Montreal, June 19, 2020 – George Floyd, Ahmaud Arbery, Breonna Taylor, Chantel Moore, Rodney Levi and Regis Korchinski-Paquet died violent deaths in the past three months in incidents involving police. George Floyd, Ahmaud Arbery and Breonna Taylor were members of Black communities in the United States. Chantel Moore, Rodney Levi and Regis Korchinski-Paquet come from Indigenous and Black communities in Canada. “My friends, we cannot tolerate or turn a blind eye to racism and exclusion in any form and yet claim to defend the sacredness of every human life.” With these words, Pope Francis condemns “the sin of racism” which is at the root of these and many other tragic deaths.
The Canadian Religious Conference (CRC) joins Pope Francis and the chorus of voices around the world lamenting these deaths. These laments are making starkly visible the systemic racism present in social institutions and structures, policies and practices, in almost every country on earth and in many places where we would expect safety and protection. Our country, our political bodies, our health and education systems, our police and justice systems, our financial institutions, our Church, our religious congregations and our places of ministry are not exempt from this tragic reality.
The CRC fully supports the denunciation of racism. However, as an organization of leaders of Canadian religious congregations, the CRC recognizes that condemnation does not suffice. Individuals, societies, governments and institutions must be accountable for racism and work to identify its roots in their histories, their educational perspectives and their policies against discrimination and in favour of inclusion.
Only this course of action can untie the knots of the problem of racism. This is especially true for the Church and our religious institutions, since our Christian faith commands: “You shall love your neighbour as yourself” (Matthew 22:39). The dignity and the value of our sisters and brothers in humanity must never be questioned because of theirs origins, skin colour, religion, culture, sexual orientation, gender identity or gender expression. We believe each person is a child of God. We know that we are stronger and richer thanks to our diversity.
Listen, learn, act: these three commitments must direct our work against racism. In our Catholic Church and religious congregations, we promise to listen to the Black community, to people of colour and to Indigenous peoples. The journey to ending racism is one of reconciliation. We commit to intensifying our educational efforts concerning all forms of exploitation, acknowledging our responsibility for slavery in Canada and in the abuse inflicted on Indigenous peoples throughout our history. In our country, over the past decades, there has been no resolution to the tragedy of so many missing and murdered Indigenous women and girls. Therefore, we renew our eight commitments made in 2016 in “A Catholic Response to Call to Action 48 of the Truth and Reconciliation Commission.” We also promise to learn from Pope Francis and the Synod on the Amazon that the defence of “indigenous peoples’ rights is an evangelical principle” (no. 47) and that this pastoral conversion will lead us to a new vision of our Church with an Indigenous face.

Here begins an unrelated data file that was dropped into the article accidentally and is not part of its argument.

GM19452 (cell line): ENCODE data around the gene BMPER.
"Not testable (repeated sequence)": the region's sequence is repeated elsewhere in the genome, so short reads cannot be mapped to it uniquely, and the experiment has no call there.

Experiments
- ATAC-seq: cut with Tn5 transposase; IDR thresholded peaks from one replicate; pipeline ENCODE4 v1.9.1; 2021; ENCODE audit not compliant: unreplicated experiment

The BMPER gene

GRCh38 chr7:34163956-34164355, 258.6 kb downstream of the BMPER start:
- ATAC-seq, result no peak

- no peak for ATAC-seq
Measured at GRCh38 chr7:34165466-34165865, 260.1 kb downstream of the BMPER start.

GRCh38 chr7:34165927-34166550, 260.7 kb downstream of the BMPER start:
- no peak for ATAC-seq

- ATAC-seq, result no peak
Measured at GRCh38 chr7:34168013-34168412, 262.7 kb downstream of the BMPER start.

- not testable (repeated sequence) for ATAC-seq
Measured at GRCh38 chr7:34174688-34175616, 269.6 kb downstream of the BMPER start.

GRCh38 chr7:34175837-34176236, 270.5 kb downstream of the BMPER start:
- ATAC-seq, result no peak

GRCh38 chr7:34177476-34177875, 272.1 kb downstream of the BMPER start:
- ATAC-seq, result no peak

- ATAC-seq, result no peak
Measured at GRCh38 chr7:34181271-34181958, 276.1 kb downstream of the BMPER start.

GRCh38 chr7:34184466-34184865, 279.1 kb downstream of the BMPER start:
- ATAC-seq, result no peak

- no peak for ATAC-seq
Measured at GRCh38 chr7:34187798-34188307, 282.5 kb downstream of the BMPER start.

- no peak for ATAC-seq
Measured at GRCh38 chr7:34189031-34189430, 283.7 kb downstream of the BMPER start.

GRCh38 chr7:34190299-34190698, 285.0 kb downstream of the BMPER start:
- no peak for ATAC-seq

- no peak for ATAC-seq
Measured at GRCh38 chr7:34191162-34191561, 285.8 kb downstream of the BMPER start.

We reaffirm that our faith and its sacred Scriptures must never be misused to dominate, exploit or discriminate against any person or people. With prayerful hearts, we express our desire to move forward with many allies in anti-racism. This solidarity is the key to forging new alliances for real change.
To seek communion, we promise to engage in ongoing intercultural dialogue within our communities and in our Church. To enrich our living and our ministry, we welcome women and men religious from outside Canada who come to support our mission here. To enlighten us, we will listen attentively to the voices of theologians and biblical scholars from the Black community, people of colour and Indigenous people. They will help us journey to open our Church to renewed visions of mission and evangelization.
“I was a stranger, and you welcomed me.” These words from Jesus’ parable in the gospel of Matthew (25:35) resound in our hearts as we truly listen to one another, humbly learn the depths of our personal and communal prejudices, and intentionally strengthen our responses in respect, inclusion and love. Let us together listen, learn, and act.
The CRC is an association that brings together the leaders of 250 Catholic congregations of women and men religious in Canada. Its mission is to encourage its members in living fully their vocation of following Christ and to support them in their prophetic testimony of justice and peace in society and the Church.